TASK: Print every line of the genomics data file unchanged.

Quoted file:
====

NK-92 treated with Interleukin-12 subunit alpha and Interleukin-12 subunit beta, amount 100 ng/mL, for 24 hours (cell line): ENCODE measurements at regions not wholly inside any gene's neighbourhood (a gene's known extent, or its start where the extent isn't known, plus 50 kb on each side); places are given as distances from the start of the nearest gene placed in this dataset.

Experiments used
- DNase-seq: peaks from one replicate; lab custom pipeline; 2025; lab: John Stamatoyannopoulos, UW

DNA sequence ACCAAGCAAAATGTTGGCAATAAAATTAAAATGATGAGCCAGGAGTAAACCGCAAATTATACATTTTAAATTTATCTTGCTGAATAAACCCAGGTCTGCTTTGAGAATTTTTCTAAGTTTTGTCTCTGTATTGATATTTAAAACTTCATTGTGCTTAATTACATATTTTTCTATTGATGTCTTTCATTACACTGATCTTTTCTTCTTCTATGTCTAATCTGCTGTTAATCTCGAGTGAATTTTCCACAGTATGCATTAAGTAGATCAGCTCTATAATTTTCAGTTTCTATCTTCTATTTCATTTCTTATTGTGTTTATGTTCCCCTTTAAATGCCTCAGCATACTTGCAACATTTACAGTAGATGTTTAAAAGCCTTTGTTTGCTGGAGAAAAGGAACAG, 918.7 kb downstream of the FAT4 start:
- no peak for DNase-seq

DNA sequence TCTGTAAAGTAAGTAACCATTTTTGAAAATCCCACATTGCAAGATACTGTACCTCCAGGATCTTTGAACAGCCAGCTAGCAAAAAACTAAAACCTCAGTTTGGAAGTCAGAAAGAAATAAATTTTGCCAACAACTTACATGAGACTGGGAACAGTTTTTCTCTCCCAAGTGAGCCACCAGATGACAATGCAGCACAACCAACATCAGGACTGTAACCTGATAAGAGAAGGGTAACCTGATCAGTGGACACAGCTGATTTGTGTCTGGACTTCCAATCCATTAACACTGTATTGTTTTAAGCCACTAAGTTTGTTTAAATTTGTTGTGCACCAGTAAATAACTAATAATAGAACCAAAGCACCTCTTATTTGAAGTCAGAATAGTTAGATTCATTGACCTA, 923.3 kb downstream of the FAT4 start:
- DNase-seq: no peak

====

NK-92 treated with Interleukin-12 subunit alpha and Interleukin-12 subunit beta, amount 100 ng/mL, for 24 hours (cell line): ENCODE measurements at regions not wholly inside any gene's neighbourhood (a gene's known extent, or its start where the extent isn't known, plus 50 kb on each side); places are given as distances from the start of the nearest gene placed in this dataset.

Experiments used
- DNase-seq: peaks from one replicate; lab custom pipeline; 2025; lab: John Stamatoyannopoulos, UW

DNA sequence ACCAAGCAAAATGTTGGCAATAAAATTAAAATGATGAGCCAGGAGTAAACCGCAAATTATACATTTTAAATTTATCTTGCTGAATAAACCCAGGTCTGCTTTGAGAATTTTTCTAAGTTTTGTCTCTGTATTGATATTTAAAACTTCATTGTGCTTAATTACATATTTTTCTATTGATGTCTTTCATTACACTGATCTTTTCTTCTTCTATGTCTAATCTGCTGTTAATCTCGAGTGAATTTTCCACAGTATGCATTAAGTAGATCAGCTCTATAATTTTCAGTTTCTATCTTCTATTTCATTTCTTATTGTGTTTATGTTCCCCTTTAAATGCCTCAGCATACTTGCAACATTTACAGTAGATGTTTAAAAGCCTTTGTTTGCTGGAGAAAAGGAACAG, 918.7 kb downstream of the FAT4 start:
- no peak for DNase-seq

DNA sequence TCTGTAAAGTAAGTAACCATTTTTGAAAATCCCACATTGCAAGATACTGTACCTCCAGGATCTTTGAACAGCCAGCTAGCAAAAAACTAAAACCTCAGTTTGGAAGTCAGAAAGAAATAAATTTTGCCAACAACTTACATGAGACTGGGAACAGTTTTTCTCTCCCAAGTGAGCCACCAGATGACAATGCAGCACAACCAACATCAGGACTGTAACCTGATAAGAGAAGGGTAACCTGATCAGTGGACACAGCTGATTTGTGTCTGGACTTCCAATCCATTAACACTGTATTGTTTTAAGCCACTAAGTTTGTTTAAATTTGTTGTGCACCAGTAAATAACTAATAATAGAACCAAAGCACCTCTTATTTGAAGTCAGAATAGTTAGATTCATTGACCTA, 923.3 kb downstream of the FAT4 start:
- DNase-seq: no peak